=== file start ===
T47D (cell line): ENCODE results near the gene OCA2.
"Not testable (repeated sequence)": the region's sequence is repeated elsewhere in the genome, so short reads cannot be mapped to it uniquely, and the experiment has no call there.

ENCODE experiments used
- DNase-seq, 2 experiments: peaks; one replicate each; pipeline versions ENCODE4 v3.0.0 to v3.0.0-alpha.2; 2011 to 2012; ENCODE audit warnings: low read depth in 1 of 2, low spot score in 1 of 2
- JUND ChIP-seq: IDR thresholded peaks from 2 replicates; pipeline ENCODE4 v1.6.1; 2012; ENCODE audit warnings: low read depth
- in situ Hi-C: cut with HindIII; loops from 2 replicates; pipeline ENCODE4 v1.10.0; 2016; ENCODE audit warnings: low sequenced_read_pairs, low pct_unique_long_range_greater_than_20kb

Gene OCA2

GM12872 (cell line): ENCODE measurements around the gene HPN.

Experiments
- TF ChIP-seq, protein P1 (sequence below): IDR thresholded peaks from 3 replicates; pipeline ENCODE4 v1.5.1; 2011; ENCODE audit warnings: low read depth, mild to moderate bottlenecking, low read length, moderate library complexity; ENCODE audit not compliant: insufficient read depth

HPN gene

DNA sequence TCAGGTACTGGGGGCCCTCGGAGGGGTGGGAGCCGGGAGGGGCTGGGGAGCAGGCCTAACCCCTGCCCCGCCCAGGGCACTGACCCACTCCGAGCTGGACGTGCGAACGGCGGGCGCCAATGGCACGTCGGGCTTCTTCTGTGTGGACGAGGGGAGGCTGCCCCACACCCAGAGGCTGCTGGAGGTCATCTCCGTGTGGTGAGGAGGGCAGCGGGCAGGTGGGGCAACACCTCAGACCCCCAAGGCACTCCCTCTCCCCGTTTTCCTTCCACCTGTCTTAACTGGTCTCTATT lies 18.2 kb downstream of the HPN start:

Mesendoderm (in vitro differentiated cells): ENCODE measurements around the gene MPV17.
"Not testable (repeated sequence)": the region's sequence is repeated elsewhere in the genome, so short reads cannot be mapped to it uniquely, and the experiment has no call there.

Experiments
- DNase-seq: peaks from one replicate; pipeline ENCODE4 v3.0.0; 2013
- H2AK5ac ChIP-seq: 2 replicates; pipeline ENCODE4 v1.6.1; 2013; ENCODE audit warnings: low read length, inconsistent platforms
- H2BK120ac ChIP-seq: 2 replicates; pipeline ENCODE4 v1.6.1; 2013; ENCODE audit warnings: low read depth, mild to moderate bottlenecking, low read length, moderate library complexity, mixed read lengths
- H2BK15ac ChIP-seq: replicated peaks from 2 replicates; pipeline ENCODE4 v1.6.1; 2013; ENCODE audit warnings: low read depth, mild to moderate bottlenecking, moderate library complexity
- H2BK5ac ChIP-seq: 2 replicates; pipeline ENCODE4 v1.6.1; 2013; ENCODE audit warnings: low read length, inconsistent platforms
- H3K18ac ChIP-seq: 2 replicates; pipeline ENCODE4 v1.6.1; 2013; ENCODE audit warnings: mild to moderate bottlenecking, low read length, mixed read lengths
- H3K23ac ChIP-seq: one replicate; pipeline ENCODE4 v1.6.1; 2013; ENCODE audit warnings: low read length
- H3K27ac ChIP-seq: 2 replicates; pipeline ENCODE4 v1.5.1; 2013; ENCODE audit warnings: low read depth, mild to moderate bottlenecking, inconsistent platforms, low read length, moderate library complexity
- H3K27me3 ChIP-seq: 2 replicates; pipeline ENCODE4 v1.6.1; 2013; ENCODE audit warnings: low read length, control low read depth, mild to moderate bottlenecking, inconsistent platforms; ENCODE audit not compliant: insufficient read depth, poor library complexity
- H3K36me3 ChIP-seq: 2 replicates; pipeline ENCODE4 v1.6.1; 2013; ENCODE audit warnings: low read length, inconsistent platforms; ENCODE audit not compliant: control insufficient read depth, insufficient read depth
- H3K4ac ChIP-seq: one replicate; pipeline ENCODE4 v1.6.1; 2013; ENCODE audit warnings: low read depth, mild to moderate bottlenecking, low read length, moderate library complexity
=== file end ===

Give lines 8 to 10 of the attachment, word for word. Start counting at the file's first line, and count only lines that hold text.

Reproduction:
GM12872 (cell line): ENCODE measurements around the gene HPN.

Experiments
- TF ChIP-seq, protein P1 (sequence below): IDR thresholded peaks from 3 replicates; pipeline ENCODE4 v1.5.1; 2011; ENCODE audit warnings: low read depth, mild to moderate bottlenecking, low read length, moderate library complexity; ENCODE audit not compliant: insufficient read depth